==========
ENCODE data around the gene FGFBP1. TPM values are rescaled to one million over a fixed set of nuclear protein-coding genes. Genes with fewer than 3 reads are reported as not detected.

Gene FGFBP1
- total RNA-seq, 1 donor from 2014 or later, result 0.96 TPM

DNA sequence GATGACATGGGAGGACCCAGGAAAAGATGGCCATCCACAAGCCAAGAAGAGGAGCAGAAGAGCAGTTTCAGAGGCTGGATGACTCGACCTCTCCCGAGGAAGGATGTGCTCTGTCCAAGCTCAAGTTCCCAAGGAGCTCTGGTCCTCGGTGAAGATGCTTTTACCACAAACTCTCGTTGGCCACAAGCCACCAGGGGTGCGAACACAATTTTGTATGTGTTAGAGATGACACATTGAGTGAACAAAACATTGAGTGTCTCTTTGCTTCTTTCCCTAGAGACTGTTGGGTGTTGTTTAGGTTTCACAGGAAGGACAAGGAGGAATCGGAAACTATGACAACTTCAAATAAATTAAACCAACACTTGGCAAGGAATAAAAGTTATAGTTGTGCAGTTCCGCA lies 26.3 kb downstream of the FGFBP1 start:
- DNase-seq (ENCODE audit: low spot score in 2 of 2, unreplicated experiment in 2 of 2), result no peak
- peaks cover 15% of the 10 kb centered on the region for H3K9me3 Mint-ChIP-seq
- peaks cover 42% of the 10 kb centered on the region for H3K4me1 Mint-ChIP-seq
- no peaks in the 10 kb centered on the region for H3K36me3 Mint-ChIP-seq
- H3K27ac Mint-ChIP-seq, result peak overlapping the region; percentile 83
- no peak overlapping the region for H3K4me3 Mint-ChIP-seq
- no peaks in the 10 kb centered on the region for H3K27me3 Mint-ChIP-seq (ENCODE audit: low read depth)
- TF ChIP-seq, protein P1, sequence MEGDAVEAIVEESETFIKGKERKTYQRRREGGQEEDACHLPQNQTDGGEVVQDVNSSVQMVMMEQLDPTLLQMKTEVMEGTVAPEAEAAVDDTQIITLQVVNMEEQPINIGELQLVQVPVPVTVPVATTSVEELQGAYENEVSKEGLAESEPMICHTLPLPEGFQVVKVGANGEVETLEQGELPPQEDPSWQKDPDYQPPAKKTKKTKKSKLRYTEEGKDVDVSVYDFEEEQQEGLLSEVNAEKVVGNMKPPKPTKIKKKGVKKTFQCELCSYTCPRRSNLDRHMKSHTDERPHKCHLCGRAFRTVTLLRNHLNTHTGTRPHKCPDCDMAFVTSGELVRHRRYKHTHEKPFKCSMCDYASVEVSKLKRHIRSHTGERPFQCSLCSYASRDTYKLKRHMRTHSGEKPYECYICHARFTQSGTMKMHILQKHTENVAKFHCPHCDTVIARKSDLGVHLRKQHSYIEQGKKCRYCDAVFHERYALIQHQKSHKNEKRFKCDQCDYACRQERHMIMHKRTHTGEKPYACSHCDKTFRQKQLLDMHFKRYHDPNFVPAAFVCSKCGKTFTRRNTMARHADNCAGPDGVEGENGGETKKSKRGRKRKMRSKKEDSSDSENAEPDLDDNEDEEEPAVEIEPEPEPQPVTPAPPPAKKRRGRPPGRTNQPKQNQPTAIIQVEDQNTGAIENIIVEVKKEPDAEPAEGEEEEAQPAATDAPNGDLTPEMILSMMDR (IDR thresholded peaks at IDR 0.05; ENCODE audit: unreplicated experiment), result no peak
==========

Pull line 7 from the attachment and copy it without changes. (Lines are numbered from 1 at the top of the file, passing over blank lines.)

- peaks cover 42% of the 10 kb centered on the region for H3K4me1 Mint-ChIP-seq